Peter Ward, an investigator for the NASA Astrobiology Institute, discussed his new book Life as We Do Not Know It, which ponders the possible existence of alien life. Ward believes that scientists need to expand their classifications of what constitutes "life" and include such forms as viruses.He also argued that scientists should be open to the possibility that silicon or carbon-silicon bonds can generate lifeforms.
Ward reviewed the likeliest places for life in our solar system:
- Mars-- could likely have bacterial life but doubtful whether plants or higher forms are there.
- Venus-- might have a type of sulphuric acid-based life in its clouds.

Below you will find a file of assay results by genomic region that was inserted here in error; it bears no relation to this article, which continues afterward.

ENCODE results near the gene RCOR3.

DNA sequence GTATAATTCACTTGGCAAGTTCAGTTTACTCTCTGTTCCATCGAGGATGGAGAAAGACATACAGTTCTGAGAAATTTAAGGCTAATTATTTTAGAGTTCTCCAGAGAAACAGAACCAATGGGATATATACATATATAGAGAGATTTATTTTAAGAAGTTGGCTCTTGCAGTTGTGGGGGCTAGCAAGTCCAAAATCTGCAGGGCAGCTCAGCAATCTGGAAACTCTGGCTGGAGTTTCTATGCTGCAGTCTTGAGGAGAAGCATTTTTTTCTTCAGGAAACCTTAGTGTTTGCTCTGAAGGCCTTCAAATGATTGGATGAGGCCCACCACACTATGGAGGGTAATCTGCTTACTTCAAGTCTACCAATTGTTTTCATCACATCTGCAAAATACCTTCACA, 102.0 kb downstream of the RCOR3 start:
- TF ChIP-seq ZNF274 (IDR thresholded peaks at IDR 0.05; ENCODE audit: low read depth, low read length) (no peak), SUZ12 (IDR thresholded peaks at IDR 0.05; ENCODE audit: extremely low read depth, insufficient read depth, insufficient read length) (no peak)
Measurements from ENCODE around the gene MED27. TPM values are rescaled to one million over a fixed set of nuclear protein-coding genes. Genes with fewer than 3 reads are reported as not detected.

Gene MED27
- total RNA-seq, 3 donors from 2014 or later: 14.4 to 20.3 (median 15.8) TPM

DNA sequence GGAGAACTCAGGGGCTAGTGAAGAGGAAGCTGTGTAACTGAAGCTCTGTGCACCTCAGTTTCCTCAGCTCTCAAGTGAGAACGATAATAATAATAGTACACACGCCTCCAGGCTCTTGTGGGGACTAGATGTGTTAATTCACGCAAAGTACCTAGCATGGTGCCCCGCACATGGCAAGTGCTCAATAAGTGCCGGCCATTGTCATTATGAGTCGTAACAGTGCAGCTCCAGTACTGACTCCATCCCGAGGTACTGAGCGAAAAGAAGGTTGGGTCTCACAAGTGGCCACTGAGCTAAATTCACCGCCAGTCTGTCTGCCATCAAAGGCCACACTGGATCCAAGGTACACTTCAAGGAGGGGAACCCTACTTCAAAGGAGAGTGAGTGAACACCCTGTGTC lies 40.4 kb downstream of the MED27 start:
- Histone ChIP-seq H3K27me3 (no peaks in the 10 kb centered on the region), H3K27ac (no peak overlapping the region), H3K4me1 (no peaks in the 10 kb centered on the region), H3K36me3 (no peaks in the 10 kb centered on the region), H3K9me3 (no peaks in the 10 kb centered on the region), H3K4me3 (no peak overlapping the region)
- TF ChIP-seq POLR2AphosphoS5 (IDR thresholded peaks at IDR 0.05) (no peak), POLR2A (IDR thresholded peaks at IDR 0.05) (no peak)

- Jupiter's moon Europa-- An exciting target, with its 100 mile deep ocean.
- Saturn's moon Titan-- Contains lakes of methane that could foster carbon-silicon bonds which seem to work better at colder temperatures.
Life on Titan would be the most alien imaginable, said Ward, who advocated for manned missions to explore there even though it would take seven years for a crew to arrive. Visualizing what form alien life might take, he described single celled entities that could aggregate together to form huge spheres. Ward also touched on the efforts to synthesize alien life in various NASA labs. So far, microbial life has been created that from a chemical standpoint is unlike anything on our planet, he noted.